Promoting energy efficiency

To help meet the growing use of electricity in transportation, Lyash said he wants to encourage TVA customers to find ways to more efficiently use the power they buy and to help boost its power management tools during peak demand periods.

"We think there is going to be a new wave of technology with things like advanced energy heat pumps, so we are looking hard at significantly expanding our energy efficiency programs," Lyash said in an interview with the Times Free Press. "I have challenged our staff to offset 40% of the load growth that is coming from economic growth and immigration with energy efficiency programs."

TVA was one of the first U.S. utilities to encourage energy efficiency in the 1970s with loans and grants for consumer conservation measures, installation of energy-efficient water heaters and rate discounts for customers using cycle-and-save equipment to limit energy consumption during peak demand periods.

TVA continues to provide free energy audits and advice to help both residential and business customers to identify energy-efficient improvements they can take to lower their power use and electric bills. TVA also provides grants for low-income households and schools to make energy upgrades through its Home Uplift program.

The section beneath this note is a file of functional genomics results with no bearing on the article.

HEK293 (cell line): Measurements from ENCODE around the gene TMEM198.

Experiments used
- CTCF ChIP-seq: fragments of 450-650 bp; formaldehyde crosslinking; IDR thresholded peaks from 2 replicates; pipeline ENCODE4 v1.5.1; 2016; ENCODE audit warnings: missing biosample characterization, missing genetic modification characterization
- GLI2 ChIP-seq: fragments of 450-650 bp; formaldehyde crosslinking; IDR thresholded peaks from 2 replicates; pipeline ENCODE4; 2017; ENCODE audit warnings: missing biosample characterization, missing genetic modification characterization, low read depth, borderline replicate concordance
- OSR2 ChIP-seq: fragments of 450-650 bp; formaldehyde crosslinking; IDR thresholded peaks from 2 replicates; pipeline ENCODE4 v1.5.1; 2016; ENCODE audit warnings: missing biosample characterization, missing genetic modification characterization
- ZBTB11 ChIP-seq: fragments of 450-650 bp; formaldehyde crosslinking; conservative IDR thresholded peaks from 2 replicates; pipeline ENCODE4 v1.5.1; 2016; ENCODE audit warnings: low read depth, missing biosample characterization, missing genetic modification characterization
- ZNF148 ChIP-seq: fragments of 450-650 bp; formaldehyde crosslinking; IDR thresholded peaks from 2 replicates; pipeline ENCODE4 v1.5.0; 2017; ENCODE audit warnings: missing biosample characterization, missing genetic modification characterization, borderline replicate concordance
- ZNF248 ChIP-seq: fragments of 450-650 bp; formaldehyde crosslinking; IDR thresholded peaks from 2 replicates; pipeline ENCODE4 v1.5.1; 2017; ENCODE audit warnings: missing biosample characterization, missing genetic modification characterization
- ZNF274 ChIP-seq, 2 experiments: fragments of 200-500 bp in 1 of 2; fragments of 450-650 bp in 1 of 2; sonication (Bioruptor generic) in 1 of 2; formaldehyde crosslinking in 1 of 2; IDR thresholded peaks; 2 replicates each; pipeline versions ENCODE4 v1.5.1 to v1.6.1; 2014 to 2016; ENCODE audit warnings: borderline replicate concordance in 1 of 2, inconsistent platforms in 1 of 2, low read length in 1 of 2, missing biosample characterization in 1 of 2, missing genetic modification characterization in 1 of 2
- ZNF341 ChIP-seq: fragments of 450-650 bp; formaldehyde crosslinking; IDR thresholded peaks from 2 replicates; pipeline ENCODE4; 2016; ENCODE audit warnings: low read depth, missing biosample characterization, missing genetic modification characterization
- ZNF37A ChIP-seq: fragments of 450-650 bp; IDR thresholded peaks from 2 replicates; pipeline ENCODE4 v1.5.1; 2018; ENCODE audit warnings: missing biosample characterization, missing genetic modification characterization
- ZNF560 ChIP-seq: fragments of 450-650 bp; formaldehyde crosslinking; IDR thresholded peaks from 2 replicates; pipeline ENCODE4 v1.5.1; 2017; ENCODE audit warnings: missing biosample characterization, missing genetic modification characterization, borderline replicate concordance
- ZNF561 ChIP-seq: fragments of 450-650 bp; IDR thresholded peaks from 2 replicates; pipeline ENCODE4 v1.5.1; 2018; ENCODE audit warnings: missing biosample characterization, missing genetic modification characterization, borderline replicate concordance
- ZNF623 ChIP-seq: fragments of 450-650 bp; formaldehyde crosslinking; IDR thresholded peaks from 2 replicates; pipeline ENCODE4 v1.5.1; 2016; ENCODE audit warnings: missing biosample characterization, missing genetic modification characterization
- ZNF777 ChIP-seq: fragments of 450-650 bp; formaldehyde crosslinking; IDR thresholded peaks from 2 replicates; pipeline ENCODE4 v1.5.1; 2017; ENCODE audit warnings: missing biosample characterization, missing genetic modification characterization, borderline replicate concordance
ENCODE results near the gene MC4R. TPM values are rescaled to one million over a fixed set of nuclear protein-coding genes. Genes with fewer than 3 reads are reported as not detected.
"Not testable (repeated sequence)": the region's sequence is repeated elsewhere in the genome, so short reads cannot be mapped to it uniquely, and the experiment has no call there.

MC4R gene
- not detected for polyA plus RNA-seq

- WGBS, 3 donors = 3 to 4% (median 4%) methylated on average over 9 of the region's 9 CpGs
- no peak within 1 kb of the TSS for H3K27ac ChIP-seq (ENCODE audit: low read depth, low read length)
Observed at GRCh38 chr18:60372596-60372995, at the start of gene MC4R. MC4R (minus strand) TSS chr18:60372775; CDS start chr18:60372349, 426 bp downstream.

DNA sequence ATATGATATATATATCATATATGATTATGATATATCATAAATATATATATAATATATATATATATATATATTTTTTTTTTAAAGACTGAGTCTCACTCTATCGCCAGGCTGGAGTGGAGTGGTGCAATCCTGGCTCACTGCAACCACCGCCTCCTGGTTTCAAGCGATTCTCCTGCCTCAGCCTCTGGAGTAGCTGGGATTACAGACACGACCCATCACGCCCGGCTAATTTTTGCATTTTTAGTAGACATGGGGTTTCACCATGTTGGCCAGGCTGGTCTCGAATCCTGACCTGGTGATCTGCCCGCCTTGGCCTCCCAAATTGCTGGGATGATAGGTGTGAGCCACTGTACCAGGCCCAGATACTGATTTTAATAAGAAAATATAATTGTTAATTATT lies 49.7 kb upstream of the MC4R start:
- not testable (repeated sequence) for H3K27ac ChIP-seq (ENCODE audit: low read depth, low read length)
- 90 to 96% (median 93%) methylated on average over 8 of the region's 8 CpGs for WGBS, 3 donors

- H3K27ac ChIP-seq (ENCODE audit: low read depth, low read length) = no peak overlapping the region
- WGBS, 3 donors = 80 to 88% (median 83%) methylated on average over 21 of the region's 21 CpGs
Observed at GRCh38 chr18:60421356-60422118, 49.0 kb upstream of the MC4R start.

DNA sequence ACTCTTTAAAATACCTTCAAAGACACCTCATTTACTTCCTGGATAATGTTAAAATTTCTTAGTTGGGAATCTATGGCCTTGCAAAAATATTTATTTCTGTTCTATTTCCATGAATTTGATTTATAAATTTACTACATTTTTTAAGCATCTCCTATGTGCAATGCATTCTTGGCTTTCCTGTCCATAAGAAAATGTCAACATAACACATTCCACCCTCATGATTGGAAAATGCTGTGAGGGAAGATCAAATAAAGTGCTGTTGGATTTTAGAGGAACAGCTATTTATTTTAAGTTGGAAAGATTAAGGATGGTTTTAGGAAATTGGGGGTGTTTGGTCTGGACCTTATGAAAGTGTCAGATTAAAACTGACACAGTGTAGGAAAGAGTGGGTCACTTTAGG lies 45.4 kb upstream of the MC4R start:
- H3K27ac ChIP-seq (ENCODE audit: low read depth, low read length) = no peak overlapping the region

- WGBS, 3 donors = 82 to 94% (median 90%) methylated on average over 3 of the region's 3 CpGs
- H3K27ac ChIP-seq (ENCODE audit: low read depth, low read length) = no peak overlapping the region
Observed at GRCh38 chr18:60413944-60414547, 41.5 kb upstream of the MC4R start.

But in 2018, TVA revamped its support for energy efficiency to limit its direct payments for energy improvements except in targeted low-income areas.

The Southern Alliance for Clean Energy, an environmental group that is urging utilities to promote efficiency and cleaner power, said TVA now ranks near the bottom among electric utilities in the Southeast for energy efficiency and provided less than 3% as much aid for energy efficiency as the U.S. average in 2019. Only Alabama Power ranks lower in the region.

Legislation aids efficiency investments

Aided by new federal incentives offered through the Inflation Reduction Act adopted in 2022, TVA wants to do more this year to encourage its customers to limit electricity use. TVA has also set a goal of adding another 1,000 megawatts to its existing demand response program that allows TVA to limit its power delivery to customers with interruptible service contracts during periods of peak demand.

Lyash said TVA is looking at "a significant expansion" of its energy efficiency programs to help in low-income areas through its Home Energy Uplift and similar programs.

"The IRA (Inflation Reduction Act), we think, should have significant money that we can use," he said.

The Internal Revenue Service is still writing some of the tax changes under the Inflation Reduction Act, but the White House said the new law provides rebates for energy efficiency retrofits. The rebates will range from $2,000-$4,000 for individual households and up to $400,000 for multifamily buildings. Up to $2,000 is available for building retrofits reducing energy use by 20% or more, and up to $4,000 is available for improvements or retrofits that save 35% or more.

Contact Dave Flessner at dflessner@timesfreepress.com or 423-757-6340.